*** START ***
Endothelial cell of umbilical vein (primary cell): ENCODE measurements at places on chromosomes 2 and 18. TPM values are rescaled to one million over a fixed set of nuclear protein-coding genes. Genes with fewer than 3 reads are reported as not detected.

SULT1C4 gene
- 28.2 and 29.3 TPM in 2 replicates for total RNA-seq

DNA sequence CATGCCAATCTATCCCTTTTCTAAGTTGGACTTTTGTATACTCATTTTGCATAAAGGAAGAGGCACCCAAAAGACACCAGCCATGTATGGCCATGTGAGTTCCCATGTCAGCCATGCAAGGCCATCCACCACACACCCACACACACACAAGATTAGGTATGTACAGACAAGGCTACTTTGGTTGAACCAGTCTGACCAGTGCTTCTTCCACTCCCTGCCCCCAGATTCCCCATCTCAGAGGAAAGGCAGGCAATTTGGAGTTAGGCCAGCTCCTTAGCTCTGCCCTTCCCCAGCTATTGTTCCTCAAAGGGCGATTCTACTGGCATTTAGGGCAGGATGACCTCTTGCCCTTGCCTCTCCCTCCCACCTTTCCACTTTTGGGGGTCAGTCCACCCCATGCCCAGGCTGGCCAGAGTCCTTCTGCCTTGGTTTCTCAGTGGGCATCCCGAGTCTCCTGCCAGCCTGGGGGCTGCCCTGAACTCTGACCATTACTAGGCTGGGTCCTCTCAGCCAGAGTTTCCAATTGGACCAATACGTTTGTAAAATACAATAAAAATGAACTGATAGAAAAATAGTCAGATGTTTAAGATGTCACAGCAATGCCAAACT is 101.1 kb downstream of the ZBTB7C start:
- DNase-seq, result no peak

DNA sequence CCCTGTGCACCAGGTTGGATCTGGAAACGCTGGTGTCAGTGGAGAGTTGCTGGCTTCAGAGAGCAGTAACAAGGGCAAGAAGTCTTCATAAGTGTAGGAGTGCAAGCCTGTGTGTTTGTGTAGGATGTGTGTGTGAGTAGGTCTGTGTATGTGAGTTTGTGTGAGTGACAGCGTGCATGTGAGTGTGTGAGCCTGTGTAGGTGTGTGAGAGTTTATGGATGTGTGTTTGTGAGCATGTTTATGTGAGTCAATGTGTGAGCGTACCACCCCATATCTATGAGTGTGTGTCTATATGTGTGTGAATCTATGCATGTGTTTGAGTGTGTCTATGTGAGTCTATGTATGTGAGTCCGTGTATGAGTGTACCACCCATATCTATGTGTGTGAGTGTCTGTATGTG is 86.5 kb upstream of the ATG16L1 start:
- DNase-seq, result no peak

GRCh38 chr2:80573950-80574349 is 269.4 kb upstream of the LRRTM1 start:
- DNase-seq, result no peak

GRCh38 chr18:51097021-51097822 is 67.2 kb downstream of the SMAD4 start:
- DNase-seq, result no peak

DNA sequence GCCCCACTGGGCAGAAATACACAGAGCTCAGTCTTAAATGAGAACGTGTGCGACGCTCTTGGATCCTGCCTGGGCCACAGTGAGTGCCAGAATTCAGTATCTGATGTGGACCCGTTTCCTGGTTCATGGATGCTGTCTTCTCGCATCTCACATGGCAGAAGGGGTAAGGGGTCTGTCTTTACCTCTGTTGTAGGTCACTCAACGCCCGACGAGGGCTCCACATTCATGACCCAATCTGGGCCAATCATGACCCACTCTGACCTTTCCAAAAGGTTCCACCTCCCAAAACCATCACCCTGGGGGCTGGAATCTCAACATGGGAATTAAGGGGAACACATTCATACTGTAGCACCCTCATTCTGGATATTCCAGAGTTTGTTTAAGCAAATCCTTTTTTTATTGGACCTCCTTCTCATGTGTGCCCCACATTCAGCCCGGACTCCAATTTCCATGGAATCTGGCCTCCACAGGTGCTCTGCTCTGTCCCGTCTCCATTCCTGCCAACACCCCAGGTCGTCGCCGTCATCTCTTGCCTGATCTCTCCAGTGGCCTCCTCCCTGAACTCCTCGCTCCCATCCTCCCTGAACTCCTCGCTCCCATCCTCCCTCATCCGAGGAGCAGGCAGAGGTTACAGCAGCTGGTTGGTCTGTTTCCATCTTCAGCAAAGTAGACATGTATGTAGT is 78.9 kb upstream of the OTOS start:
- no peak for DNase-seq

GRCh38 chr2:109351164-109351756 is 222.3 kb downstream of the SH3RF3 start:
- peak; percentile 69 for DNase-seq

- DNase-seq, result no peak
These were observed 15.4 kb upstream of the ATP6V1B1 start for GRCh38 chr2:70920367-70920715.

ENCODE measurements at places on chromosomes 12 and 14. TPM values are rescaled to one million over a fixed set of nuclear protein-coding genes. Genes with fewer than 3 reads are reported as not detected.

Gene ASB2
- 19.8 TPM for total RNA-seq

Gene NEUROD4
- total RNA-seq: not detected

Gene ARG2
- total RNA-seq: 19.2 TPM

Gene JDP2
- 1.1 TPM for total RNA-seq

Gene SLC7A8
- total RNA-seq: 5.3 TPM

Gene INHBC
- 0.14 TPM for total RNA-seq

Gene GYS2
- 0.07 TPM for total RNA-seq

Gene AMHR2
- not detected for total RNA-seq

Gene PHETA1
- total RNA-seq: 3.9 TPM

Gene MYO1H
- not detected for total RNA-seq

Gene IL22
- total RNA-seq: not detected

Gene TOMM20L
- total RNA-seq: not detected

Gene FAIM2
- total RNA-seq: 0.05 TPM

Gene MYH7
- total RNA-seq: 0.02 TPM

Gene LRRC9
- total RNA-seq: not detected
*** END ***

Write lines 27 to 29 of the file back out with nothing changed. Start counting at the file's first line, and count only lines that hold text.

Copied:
Gene SLC7A8
- total RNA-seq: 5.3 TPM

Gene INHBC